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Unsolicited Mail – Dead on Arrival

4 minute read

For a few years now I have been writing about unsolicited marketing materials landing in your traditional mailbox and how the tides of environmental change will eventually outlaw this practice. Casting my mind back to 2004, I remember arriving in Sydney and actually being quite shocked at how much of this junk was floated around the streets.

My arrival in Bondi Beach a year later was greeted with phone books stacked outside of my apartment block only to see weeks later the stack still standing, until eventually they were tossed in the bin. Today the splurge of these books in multiple formats continues to amaze me.

Now in the USA, San Francisco may be the first city to make a move to ban these books altogether. Let’s examine their reasoning. According to greenbiz.com local councils across the USA spend approximately $54 million a year to dispose of the books and another $9 million to recycle them. If this is true then their is not only an environmental reason but also an economical reason and when you combine these two you know action will eventually be taken.

In Australia there is a powerful lobby behind keeping unsolicited mail running with the usual line about how they are the lifeblood of small businesses, however with enough notice I am sure they can find better ways to get their message out and local online directories seem to an area that could cover this.

I have also spoken about how digital television could also reshape the advertising markets with local TV ads being delivered for specific area making it very affordable and another reason why James Packer is a thicky for getting rid of his interests in Nine.

The Yellow Pages in the USA have an opt out website where you can opt out of receiving them. I tried this in Australia and it took forever on a phone to finally opt out, yet I still kept receiving them – hardly self regulation at its best.

According to statistics “nearly 70% of adults in the United States ‘rarely or never’ use the phone book, and instead opt to use the Web-based search tools. I would guess the stats would be nearly exactly the same in Australia.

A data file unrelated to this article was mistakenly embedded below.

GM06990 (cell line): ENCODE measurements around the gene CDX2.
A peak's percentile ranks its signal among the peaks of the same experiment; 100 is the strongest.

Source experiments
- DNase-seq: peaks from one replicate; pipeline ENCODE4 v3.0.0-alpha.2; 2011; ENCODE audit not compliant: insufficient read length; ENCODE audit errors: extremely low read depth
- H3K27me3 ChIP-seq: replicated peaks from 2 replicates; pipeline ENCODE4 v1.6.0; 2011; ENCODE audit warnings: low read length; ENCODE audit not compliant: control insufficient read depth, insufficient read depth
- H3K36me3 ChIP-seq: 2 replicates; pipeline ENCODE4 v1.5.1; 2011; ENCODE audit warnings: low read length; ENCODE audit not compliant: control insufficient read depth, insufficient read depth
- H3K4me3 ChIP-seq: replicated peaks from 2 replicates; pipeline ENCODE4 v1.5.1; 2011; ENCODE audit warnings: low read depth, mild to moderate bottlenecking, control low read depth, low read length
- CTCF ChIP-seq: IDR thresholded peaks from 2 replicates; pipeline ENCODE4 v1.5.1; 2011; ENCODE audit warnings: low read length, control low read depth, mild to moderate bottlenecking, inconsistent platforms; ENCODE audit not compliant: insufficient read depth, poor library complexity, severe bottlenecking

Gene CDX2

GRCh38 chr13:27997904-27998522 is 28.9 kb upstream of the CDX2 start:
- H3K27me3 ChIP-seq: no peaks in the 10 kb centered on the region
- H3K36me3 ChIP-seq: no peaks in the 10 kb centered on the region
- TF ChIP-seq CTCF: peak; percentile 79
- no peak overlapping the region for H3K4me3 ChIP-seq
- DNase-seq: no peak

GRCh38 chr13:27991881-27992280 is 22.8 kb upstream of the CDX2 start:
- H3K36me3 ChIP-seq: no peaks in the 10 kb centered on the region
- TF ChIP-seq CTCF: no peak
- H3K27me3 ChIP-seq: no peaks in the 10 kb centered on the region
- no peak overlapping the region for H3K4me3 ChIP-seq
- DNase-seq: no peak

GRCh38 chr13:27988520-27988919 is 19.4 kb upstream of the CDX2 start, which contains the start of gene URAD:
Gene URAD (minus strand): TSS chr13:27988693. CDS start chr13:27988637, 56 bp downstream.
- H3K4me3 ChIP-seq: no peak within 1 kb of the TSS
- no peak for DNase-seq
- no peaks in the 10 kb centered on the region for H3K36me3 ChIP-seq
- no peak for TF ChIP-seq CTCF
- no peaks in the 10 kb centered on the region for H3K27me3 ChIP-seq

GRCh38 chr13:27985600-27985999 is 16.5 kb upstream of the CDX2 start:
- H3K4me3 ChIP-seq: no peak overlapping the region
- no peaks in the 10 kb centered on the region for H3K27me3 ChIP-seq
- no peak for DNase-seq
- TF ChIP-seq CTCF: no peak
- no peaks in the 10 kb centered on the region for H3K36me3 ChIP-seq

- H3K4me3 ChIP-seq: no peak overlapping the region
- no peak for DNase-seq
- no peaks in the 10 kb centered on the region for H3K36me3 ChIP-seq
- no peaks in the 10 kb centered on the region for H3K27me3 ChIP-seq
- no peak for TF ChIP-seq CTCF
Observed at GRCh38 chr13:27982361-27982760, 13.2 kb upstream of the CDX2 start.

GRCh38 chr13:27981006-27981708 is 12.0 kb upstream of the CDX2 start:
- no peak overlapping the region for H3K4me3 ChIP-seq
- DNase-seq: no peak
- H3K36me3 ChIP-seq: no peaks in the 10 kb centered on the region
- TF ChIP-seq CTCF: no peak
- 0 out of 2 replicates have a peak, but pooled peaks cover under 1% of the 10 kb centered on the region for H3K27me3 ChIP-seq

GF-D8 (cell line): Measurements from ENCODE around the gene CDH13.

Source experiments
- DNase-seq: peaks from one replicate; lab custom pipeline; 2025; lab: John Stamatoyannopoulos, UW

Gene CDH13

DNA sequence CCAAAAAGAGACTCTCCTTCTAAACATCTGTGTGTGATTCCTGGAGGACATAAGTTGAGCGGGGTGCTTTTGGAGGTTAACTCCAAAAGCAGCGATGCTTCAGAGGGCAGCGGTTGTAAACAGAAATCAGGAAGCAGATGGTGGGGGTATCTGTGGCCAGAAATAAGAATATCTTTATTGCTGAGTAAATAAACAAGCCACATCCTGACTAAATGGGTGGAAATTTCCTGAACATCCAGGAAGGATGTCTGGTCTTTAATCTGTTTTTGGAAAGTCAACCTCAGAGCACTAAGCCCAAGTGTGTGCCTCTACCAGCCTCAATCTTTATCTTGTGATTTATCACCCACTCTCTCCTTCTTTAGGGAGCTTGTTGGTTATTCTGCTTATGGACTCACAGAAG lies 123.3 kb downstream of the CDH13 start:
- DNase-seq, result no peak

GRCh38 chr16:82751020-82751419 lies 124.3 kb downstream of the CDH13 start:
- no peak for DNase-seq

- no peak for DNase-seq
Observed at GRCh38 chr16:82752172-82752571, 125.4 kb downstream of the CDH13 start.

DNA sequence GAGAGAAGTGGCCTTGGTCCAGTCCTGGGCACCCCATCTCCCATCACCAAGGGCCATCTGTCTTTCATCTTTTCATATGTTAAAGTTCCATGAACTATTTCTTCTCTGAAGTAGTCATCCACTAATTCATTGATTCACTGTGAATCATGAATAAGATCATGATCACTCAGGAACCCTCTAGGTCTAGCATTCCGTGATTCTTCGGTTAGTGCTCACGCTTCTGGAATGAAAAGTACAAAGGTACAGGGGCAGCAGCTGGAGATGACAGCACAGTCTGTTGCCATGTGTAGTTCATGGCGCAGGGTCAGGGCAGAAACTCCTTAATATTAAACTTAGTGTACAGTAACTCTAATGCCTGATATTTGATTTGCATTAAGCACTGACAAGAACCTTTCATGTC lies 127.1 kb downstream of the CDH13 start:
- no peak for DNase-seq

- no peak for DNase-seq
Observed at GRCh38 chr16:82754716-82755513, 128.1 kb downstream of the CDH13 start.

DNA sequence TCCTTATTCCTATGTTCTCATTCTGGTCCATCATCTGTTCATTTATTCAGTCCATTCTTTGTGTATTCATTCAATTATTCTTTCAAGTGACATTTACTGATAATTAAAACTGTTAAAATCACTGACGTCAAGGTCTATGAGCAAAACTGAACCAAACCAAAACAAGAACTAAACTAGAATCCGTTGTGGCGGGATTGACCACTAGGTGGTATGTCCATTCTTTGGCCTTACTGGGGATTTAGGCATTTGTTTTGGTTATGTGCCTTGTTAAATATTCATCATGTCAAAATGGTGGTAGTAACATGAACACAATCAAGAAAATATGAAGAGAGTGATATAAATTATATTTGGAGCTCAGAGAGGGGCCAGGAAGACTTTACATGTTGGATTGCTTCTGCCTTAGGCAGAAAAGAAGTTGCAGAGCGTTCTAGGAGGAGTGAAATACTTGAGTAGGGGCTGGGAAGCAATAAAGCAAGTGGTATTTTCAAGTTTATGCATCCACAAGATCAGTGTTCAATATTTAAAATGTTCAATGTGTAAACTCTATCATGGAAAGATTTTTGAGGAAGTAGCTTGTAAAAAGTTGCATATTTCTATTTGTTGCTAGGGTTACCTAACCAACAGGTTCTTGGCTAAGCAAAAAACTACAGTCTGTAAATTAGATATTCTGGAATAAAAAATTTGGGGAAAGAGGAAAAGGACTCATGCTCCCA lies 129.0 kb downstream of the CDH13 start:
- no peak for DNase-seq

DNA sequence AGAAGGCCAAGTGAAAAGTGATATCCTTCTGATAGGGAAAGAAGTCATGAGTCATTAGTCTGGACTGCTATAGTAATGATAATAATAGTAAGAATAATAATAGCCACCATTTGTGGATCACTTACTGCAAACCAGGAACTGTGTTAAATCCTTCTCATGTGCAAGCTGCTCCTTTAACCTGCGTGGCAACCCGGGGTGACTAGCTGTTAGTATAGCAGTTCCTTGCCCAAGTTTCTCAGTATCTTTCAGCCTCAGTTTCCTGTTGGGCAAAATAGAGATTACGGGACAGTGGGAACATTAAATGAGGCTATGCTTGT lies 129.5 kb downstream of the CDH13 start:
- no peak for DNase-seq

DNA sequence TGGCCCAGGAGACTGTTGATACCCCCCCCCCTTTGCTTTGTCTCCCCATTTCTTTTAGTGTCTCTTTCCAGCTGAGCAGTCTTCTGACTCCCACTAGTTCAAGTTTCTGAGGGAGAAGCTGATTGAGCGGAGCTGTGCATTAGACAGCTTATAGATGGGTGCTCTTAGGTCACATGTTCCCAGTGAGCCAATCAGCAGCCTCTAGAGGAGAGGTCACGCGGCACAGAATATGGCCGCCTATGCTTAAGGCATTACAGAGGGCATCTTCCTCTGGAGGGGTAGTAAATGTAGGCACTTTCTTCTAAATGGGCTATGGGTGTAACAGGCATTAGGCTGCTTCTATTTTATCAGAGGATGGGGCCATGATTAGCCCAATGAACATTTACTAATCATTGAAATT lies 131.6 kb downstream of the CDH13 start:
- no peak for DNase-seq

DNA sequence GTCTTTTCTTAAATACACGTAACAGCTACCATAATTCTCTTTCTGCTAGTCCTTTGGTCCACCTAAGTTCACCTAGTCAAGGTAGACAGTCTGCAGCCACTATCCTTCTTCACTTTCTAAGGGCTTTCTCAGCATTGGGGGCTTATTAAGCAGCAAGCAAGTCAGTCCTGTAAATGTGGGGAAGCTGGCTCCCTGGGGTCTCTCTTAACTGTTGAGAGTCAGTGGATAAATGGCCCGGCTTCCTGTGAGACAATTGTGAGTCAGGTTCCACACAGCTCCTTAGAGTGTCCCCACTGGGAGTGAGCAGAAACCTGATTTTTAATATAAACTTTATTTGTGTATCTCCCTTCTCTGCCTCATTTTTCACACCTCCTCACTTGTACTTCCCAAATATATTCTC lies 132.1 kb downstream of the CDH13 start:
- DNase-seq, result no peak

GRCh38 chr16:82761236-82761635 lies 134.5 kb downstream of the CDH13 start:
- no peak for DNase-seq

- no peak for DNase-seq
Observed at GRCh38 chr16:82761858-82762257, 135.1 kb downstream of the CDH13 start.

So now we have three very big reasons why the Yellow Pages cannot survive. Environmental and Economical for both the governments associated with real costs and businesses who are moving away from advertising in droves. Yellow Pages staff have posted some information here that cannot be backed up by any facts and figures, I am sure they have done their own internal polling of usage, and I am equally sure that will never see the light of day. Their big problem is they were slow to move in on the online world and now they are not even remotely as successful online as they should be. So they will cling to the past in the hope that they can wring some more dollars out of the few businesses that still enjoy some success from their services.

I can assure you a ban will not be effective for one company, that would not be fair, but unsolicited mail of any kind is on life support systems and agents are going to have to find better and more innovative ways to get their messages across.

If you are into mass mail marketing or letterbox drops, my opinion is that you should start now. Create a local market report that gets sent out to your local community and trial it for one year, where all in the community can read the report, go online and register to receive the same by electronic means. Annually you should also create a report across the board with a years worth of stats that looks cool, has a calendar attached and can be stuck on a fridge.

Subtle marketing works so much better than most of the in your face ‘I am awesome’ trash anyway.

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15 Comments

  • Nick
    Posted February 10, 2011 at 9:11 am 0Likes

    Mine are just lying around, however I dont see them dying any time soon.

    Its a business, and until the business stops being profitable, it will continue. Even if 70% of people in the US don’t use them, 30% do and make the company money.

    I doubt our government would put any restrictions on it. The Yellow Pages will die, but naturally rather than forcefully.

  • Karl Mikkelsen
    Posted February 10, 2011 at 9:27 am 0Likes

    You can opt – out online peter!

    https://www.directoryselect.com.au/ds/

    This will let you say no to yellow pages and white pages. However you need to re-do it every 3 years.

    They do also say if they are in the middle of a print run you may still get it.

    I suspect the fact you still get it may be that the delivery person may not look at their “don’t deliver” list.

  • Matthew N
    Posted February 10, 2011 at 9:49 am 0Likes

    Hi Peter

    Very interesting post here, you seem to have two themes here – yellow pages and direct mail.

    While the yellow pages isn’t something I personally use, I definitely agree with the second point about the “I am awesome” stuff.

    I do put out unsolicited advertising in mailboxes but it’s a monthly newsletter and there’s been 100% positive feedback.

    One of the most effective marketing strategies across all service/information industries is “Add Value!” A free newsletter with local information that people are interested in is much more likely to be read and secondly to trigger Reciprocity.

    http://en.wikipedia.org/wiki/Reciprocity_%28social_psychology%29

  • Bill
    Posted February 10, 2011 at 11:43 am 0Likes